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19 May 2010 07:09
Ten years after fleeing war in the Democratic Republic of Congo, Muzungu Makoi says he is still haunted by memories of massacres and refuses to leave his home in a refugee camp in Zambia.
Four of his five children were born here, and the 51-year-old earns about $2 a day selling sweets and razor blades from a ramshackle stall amid the plastic tenting and brick thatched homes.
Nearly 34 000 Congolese refugees have already returned home to what passes for peace in the vast central African nation. About 5 100 remain at the Mwange refugee camp, where they have built homes, schools and churches.
Zambia and the United Nations High Commissioner for Refugees (UNHCR) agency want to close the Mwange camp, about 100 kilometres from the border in a remote corner of northeastern Zambia, by the end of the year.
But most of those who remain are like Makoi—traumatised by the memory of war, fearful of rejection by the families they left behind, and worried how they will start a new life in a country most fled in a decade ago.
“The war of guns is over but there is still war in Congo because our relatives will not accept us,” Makoi said.
“And again people should know that the war memories are still fresh in our minds.
They should just allow us to stay in Zambia because we have become part of the Zambian community,” Makoi told Agence-France Presse.
Millions killed, displaced
All of his possessions were destroyed during the war that erupted in 1998, sucking in six other countries with an array of rebel groups.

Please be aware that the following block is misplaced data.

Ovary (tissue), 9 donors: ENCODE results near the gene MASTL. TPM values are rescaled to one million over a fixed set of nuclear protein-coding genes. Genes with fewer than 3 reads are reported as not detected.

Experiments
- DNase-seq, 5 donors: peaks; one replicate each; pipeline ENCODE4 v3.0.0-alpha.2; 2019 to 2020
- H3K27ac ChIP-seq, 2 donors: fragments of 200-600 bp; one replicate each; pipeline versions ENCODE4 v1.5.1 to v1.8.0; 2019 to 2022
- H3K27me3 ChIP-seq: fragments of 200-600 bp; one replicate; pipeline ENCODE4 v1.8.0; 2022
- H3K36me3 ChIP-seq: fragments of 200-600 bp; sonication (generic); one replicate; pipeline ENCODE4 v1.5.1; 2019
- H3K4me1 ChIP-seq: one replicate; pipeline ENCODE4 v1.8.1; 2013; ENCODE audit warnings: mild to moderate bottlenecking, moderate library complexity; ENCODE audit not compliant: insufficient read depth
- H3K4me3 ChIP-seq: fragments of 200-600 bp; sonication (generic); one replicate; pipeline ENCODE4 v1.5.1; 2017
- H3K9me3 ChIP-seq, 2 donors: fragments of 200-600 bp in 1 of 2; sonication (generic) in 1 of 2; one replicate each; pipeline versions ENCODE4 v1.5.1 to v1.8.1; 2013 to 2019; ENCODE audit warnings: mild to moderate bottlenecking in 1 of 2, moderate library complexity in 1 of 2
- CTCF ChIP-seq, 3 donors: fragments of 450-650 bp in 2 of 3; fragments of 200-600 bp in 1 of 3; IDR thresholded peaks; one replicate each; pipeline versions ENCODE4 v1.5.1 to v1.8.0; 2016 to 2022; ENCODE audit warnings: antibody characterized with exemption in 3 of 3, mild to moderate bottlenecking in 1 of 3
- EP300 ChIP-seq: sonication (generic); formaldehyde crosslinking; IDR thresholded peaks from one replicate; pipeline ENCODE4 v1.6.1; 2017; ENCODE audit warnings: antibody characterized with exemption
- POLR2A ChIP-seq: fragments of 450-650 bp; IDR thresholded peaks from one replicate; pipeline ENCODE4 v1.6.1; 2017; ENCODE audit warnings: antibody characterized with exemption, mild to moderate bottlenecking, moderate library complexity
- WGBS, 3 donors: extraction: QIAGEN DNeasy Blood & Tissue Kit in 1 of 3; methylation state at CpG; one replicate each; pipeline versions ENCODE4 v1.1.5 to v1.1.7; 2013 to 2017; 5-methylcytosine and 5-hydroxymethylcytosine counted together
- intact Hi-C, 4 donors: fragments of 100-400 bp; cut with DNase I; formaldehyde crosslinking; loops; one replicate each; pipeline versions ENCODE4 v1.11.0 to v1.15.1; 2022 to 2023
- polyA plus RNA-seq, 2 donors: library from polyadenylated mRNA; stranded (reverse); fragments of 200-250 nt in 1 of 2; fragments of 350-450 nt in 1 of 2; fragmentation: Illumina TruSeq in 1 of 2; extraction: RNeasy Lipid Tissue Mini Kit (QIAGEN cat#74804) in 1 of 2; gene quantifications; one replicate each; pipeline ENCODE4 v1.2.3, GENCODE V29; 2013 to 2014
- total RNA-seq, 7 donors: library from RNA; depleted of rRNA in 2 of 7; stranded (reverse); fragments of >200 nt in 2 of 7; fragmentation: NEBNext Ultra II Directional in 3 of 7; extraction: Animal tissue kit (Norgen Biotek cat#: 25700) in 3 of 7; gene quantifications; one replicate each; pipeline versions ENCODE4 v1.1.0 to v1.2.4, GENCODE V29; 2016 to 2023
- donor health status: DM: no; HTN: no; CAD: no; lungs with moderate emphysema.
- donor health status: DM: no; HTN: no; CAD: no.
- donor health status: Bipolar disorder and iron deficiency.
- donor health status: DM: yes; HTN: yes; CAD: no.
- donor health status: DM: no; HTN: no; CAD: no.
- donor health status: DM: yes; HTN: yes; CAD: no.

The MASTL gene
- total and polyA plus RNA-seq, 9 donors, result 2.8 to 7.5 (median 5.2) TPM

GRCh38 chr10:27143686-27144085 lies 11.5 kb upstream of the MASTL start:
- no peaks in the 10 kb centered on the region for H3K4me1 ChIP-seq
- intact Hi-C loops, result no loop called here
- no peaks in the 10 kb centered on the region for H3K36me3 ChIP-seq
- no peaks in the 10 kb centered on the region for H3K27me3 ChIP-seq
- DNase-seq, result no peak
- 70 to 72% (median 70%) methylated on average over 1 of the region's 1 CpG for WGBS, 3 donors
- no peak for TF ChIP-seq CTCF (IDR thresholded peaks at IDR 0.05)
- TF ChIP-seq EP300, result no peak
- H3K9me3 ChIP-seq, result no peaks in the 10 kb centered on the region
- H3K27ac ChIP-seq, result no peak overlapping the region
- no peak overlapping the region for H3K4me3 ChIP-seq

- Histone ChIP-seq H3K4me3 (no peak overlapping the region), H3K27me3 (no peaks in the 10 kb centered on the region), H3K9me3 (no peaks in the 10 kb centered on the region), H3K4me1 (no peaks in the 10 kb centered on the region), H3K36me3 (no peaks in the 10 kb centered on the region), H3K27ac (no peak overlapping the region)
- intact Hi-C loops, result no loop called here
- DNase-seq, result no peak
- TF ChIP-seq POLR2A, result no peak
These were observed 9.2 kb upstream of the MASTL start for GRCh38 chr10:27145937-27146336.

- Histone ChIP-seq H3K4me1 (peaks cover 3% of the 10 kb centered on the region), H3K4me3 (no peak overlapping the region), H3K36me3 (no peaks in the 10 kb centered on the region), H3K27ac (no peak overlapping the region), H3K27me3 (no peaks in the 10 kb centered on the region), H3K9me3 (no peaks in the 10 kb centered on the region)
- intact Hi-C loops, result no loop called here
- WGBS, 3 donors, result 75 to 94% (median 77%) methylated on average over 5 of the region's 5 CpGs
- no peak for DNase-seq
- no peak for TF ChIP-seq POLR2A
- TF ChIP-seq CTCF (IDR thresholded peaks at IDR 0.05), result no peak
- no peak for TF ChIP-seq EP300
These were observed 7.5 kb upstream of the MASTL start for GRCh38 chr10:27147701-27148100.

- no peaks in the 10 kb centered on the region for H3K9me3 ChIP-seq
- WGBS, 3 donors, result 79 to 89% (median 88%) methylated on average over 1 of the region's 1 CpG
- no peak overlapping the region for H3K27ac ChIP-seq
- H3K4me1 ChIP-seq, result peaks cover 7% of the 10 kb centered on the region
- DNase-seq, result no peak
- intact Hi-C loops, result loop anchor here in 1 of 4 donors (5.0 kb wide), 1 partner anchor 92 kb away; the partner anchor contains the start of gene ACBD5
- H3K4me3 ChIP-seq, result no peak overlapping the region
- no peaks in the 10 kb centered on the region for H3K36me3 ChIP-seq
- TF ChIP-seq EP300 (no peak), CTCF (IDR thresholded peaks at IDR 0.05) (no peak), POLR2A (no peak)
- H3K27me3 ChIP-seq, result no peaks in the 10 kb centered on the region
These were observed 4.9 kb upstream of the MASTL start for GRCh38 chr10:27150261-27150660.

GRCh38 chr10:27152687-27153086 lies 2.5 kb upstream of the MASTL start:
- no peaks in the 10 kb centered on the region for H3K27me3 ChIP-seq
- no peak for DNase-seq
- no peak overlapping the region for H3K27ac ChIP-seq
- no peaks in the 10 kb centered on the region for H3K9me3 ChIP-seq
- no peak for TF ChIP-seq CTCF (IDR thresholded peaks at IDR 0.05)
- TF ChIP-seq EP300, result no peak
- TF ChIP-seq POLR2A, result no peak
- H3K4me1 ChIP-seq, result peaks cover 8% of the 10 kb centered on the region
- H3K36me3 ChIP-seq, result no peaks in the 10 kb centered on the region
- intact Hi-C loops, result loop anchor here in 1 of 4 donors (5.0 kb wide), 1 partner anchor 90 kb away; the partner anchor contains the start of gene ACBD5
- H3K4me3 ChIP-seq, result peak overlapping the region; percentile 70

Millions were displaced from their homes, with many seeking refuge in neighbouring countries.
But after elections in 2006, pressure has grown for refugees to return home.
Zambia wants to close the camps, and says anyone who wants to stay would have to meet stringent immigration laws.
“We are closing these camps, and they should just go back because there is peace in Congo,” said Ndiyoi Mutiti, permanent secretary in the home affairs ministry.
“If they want to stay they have to meet the immigration laws and no one will be able to meet the laws.”
Zambia, one of the poorest countries in the world, has little to offer the refugees as an incentive to move. The UNHCR will provide food for three months after their return home, and donors are financing their transport.
Some of the refugees concerns would be shared by any family contemplating a move.
Beatrice Mutiti, a mother of two, said one of her daughters was in her last year of high school, at one of the schools run by Zambian teachers for refugee children. She fears her daughter would not be able to graduate in December if they left now.
Kongolo Kitenge came to Zambia more than a decade ago as a newlywed. Now he has five children who know no other life, while he owns a truck and has a steady income transporting goods around northern Zambia.
“When I think of going back home, fear comes into me,” he said. “When I came here I thought I had found home and peace, but now you want to chase me.”
“I am sure that if I arrive in Congo, I will die or I will go mad,” Kitenge said through an interpreter.—AFP
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